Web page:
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posted: 7/17/2011 12:01 AM

Home repair: Water stains require complex solution

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Q. I have a two-story brick and cedar-sided home built four years ago. There is a bayed area in my dining room that is covered by a copper roof outside. A few years ago, we had some water stains show up in the drywall ceiling of this area. My builder and the roofer who installed the cooper roof concluded that the brick sills of the two windows on the second floor above the copper roof must be absorbing moisture, which is draining onto the drywall ceiling. My builder had the brick sills replaced with limestone ones, and there was a rubber membrane installed under the first course of bricks under each of the limestone sills.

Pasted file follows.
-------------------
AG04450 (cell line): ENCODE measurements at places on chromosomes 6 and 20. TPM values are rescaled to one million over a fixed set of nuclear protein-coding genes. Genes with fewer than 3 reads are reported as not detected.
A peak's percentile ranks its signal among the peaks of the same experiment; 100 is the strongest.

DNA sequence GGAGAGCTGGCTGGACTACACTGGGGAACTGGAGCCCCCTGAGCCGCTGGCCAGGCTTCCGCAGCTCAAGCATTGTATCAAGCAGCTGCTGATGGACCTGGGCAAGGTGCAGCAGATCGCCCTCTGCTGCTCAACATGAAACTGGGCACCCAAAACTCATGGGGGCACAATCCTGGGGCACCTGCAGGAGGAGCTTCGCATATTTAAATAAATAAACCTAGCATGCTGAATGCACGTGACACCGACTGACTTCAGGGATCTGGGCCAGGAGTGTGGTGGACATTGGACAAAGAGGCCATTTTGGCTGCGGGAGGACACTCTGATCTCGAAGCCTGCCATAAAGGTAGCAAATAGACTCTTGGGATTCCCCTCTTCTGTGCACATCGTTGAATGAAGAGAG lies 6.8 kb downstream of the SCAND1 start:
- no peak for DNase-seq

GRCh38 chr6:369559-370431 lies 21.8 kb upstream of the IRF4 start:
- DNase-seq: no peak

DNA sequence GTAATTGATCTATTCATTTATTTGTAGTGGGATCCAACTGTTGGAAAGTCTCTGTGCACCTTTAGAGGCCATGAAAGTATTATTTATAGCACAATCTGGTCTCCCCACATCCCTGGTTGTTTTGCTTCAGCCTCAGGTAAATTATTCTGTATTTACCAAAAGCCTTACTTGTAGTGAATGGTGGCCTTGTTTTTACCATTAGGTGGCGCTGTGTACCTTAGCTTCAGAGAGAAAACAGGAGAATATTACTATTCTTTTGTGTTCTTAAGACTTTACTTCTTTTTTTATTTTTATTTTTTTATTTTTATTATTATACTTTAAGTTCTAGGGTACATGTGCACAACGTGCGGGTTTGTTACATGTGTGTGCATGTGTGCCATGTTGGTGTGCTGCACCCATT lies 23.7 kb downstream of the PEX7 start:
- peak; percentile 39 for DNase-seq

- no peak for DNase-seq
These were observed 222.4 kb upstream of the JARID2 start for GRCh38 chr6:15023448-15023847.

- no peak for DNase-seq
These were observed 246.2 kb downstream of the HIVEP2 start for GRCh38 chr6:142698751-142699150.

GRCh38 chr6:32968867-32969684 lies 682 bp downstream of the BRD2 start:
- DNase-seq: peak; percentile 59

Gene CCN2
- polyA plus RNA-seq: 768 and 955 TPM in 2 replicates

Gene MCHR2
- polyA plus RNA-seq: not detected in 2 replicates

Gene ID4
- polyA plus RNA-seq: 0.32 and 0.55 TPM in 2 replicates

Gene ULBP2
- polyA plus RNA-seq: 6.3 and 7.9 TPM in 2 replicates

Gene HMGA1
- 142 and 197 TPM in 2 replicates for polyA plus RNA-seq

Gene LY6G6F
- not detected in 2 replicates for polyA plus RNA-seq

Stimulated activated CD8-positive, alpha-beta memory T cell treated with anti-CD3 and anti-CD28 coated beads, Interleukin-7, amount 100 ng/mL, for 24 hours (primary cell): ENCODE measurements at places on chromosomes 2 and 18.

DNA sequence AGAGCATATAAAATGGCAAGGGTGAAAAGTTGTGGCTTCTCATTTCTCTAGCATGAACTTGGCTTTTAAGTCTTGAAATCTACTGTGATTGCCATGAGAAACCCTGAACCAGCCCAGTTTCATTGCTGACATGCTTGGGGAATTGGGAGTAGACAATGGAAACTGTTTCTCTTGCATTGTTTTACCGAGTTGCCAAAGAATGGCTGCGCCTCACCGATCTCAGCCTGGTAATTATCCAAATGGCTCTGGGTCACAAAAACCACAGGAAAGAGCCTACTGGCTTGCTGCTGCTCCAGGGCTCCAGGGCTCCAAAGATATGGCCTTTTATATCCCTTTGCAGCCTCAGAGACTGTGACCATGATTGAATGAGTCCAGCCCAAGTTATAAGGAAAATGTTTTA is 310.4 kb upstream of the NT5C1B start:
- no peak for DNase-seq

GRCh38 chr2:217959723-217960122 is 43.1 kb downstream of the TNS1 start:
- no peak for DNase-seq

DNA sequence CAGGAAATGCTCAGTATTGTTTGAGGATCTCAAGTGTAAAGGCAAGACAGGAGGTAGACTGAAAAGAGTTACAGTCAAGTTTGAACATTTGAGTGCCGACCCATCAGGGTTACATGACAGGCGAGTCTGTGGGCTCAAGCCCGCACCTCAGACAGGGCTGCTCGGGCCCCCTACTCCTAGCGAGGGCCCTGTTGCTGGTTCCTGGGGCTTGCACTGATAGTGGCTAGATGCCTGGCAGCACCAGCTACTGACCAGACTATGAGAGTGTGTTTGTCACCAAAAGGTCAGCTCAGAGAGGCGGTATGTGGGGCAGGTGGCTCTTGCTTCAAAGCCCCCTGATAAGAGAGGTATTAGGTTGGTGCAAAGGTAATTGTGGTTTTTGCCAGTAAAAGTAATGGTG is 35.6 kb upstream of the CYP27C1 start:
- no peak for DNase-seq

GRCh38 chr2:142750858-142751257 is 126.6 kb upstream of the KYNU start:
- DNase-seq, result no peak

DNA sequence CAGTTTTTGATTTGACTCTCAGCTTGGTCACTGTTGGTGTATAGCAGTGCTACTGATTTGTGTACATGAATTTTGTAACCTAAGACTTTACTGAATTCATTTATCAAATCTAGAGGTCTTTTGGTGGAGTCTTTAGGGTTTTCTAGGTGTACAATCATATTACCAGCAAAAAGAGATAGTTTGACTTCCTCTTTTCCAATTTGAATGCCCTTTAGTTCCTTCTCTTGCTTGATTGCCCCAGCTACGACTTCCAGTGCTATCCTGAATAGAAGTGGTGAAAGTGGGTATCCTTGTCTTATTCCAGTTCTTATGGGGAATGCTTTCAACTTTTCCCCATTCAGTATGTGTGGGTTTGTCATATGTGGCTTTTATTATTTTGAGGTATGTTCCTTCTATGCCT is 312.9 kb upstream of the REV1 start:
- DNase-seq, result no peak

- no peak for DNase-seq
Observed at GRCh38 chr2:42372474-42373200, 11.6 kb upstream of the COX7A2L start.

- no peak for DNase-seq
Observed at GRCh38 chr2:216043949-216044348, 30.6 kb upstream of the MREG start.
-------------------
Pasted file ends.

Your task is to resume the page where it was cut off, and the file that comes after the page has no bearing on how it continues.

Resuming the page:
Last week, we had a rainstorm that dumped three inches of rain in about 90 minutes. The following day, I noticed that the drywall ceiling was not only stained worse than the first time but the drywall was so wet that it is soft to the touch and one area was almost black. We removed the window treatments from around this area and discovered that the wainscoting on one side was popping off the wall and the joints were coming apart. The wall on the side where trim is moving also felt slightly damp. In addition, the oil paint on part of the trim developed raised ridges with cracks, and some of it actually flaked off. Plus some of the joint compound from the area where the wall meets the ceiling popped off, too.

Obviously, we have some water intrusion, but we are at a loss as to what the problem could be, as the copper roof seems to be in good condition and properly sealed to the brickwork. What could be causing this problem? Does the drywall ceiling need to be replaced? Am I overlooking anything else?

A. Thank you for sending the photos. The copper roof was installed incorrectly. The major damage you suffered in the last heavy rainstorm accentuated the problems in its installation.